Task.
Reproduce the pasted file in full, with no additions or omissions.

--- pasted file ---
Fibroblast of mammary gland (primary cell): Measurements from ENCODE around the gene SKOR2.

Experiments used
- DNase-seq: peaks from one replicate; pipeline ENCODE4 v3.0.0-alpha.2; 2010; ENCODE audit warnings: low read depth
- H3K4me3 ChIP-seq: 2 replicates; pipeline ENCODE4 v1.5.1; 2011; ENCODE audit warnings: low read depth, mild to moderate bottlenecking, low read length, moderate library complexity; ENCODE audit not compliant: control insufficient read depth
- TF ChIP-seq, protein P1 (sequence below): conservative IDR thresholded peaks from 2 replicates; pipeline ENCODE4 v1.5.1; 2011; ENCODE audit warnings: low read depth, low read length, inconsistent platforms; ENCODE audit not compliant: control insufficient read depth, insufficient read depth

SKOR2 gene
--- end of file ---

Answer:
Fibroblast of mammary gland (primary cell): Measurements from ENCODE around the gene SKOR2.

Experiments used
- DNase-seq: peaks from one replicate; pipeline ENCODE4 v3.0.0-alpha.2; 2010; ENCODE audit warnings: low read depth
- H3K4me3 ChIP-seq: 2 replicates; pipeline ENCODE4 v1.5.1; 2011; ENCODE audit warnings: low read depth, mild to moderate bottlenecking, low read length, moderate library complexity; ENCODE audit not compliant: control insufficient read depth
- TF ChIP-seq, protein P1 (sequence below): conservative IDR thresholded peaks from 2 replicates; pipeline ENCODE4 v1.5.1; 2011; ENCODE audit warnings: low read depth, low read length, inconsistent platforms; ENCODE audit not compliant: control insufficient read depth, insufficient read depth

SKOR2 gene